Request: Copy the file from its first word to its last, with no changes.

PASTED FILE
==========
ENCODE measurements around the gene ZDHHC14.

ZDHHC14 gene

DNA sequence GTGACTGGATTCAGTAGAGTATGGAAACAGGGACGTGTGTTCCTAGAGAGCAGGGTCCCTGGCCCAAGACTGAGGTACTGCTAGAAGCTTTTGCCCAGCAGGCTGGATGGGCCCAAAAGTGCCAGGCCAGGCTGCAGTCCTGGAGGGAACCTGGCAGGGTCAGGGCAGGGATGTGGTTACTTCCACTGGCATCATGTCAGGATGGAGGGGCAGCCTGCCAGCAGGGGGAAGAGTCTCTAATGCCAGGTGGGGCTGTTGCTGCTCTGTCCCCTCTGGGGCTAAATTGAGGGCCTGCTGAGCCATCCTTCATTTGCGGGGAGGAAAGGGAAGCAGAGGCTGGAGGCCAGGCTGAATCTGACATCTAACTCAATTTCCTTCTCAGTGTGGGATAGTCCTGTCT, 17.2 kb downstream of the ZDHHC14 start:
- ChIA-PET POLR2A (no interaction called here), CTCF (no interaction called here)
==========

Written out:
ENCODE measurements around the gene ZDHHC14.

ZDHHC14 gene

DNA sequence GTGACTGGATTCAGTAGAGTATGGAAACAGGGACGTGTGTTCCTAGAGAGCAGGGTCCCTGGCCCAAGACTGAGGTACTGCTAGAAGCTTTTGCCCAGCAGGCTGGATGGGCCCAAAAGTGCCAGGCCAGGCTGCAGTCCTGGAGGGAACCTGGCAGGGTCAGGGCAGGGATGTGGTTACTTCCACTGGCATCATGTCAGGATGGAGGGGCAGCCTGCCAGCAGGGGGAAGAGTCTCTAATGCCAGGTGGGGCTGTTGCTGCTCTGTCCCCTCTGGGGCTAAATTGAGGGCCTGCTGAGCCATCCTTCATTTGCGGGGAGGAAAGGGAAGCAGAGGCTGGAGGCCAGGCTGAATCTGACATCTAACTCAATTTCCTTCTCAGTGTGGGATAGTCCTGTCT, 17.2 kb downstream of the ZDHHC14 start:
- ChIA-PET POLR2A (no interaction called here), CTCF (no interaction called here)